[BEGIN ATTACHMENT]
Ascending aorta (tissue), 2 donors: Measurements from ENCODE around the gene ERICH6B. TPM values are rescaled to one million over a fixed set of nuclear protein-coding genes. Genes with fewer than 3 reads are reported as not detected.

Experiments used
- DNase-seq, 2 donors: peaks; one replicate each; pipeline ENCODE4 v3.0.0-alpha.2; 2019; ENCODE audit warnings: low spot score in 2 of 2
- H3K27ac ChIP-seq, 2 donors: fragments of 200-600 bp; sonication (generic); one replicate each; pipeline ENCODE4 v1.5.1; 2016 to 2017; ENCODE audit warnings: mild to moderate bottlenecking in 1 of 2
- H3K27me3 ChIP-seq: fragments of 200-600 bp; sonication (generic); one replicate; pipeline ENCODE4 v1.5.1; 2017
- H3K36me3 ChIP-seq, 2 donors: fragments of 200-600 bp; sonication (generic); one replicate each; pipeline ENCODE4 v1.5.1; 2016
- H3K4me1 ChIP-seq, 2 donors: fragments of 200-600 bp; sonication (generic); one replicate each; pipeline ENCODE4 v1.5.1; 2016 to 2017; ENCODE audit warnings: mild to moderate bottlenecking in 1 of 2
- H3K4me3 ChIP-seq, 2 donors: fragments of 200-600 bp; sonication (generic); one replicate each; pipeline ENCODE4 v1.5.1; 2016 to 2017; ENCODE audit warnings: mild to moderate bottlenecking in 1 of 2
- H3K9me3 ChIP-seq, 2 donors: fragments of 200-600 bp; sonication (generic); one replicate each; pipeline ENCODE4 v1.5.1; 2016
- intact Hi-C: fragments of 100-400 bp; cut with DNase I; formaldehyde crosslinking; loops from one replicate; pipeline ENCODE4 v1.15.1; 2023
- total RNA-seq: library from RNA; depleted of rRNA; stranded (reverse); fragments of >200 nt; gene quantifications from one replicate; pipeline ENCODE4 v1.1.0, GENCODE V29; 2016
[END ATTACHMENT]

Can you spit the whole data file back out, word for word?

Ascending aorta (tissue), 2 donors: Measurements from ENCODE around the gene ERICH6B. TPM values are rescaled to one million over a fixed set of nuclear protein-coding genes. Genes with fewer than 3 reads are reported as not detected.

Experiments used
- DNase-seq, 2 donors: peaks; one replicate each; pipeline ENCODE4 v3.0.0-alpha.2; 2019; ENCODE audit warnings: low spot score in 2 of 2
- H3K27ac ChIP-seq, 2 donors: fragments of 200-600 bp; sonication (generic); one replicate each; pipeline ENCODE4 v1.5.1; 2016 to 2017; ENCODE audit warnings: mild to moderate bottlenecking in 1 of 2
- H3K27me3 ChIP-seq: fragments of 200-600 bp; sonication (generic); one replicate; pipeline ENCODE4 v1.5.1; 2017
- H3K36me3 ChIP-seq, 2 donors: fragments of 200-600 bp; sonication (generic); one replicate each; pipeline ENCODE4 v1.5.1; 2016
- H3K4me1 ChIP-seq, 2 donors: fragments of 200-600 bp; sonication (generic); one replicate each; pipeline ENCODE4 v1.5.1; 2016 to 2017; ENCODE audit warnings: mild to moderate bottlenecking in 1 of 2
- H3K4me3 ChIP-seq, 2 donors: fragments of 200-600 bp; sonication (generic); one replicate each; pipeline ENCODE4 v1.5.1; 2016 to 2017; ENCODE audit warnings: mild to moderate bottlenecking in 1 of 2
- H3K9me3 ChIP-seq, 2 donors: fragments of 200-600 bp; sonication (generic); one replicate each; pipeline ENCODE4 v1.5.1; 2016
- intact Hi-C: fragments of 100-400 bp; cut with DNase I; formaldehyde crosslinking; loops from one replicate; pipeline ENCODE4 v1.15.1; 2023
- total RNA-seq: library from RNA; depleted of rRNA; stranded (reverse); fragments of >200 nt; gene quantifications from one replicate; pipeline ENCODE4 v1.1.0, GENCODE V29; 2016